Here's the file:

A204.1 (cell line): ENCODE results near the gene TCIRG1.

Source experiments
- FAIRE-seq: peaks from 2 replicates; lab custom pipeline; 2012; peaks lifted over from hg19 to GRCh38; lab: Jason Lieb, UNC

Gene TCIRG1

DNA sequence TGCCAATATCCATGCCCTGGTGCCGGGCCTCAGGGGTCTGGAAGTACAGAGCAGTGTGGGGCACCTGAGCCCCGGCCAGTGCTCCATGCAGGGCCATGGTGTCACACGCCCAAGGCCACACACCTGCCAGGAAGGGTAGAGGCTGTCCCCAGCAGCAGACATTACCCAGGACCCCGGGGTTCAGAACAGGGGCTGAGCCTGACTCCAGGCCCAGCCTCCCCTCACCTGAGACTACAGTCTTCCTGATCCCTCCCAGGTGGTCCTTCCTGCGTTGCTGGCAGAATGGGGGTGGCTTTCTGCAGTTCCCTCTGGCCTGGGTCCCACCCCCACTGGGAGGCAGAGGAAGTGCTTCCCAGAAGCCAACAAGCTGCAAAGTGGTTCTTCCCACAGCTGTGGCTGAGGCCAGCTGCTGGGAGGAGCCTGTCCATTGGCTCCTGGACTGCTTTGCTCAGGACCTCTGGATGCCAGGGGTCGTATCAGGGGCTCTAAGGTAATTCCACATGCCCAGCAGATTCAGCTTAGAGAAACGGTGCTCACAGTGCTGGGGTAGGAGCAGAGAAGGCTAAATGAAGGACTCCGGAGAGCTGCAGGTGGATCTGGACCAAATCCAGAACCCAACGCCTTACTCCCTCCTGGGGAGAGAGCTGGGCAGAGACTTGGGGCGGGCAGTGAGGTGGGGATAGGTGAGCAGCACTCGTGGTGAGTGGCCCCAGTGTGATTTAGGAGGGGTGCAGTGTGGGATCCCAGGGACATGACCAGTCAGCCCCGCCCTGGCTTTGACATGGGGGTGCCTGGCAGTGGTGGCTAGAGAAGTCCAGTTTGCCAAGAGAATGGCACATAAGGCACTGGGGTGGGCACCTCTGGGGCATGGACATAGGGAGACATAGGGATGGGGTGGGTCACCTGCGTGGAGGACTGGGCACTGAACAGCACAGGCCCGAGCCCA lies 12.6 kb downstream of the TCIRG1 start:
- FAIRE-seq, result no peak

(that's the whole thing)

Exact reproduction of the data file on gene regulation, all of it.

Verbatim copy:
A204.1 (cell line): ENCODE results near the gene TCIRG1.

Source experiments
- FAIRE-seq: peaks from 2 replicates; lab custom pipeline; 2012; peaks lifted over from hg19 to GRCh38; lab: Jason Lieb, UNC

Gene TCIRG1

DNA sequence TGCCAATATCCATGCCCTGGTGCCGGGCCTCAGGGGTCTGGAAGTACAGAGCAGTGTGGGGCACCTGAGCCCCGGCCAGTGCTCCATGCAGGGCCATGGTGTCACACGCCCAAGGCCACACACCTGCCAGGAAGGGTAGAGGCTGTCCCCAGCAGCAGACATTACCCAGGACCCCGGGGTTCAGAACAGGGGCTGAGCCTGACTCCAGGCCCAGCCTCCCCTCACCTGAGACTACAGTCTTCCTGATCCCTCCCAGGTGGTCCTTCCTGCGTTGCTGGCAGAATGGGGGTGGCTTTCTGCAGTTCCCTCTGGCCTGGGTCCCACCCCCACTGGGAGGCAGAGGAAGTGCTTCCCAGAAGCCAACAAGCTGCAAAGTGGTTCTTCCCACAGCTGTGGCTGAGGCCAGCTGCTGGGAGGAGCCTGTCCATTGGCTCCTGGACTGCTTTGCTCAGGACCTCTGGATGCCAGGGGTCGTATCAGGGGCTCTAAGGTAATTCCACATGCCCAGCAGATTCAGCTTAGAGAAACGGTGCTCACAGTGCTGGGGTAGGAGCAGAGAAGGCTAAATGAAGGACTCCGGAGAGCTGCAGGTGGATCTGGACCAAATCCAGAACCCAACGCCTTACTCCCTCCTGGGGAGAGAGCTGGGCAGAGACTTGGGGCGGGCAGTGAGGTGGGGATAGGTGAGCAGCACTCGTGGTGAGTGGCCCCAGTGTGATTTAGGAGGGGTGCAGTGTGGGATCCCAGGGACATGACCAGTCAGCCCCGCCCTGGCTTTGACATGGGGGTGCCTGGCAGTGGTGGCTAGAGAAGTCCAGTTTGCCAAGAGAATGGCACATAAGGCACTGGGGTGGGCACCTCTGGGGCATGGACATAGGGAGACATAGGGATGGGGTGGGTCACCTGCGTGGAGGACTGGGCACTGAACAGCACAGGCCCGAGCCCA lies 12.6 kb downstream of the TCIRG1 start:
- FAIRE-seq, result no peak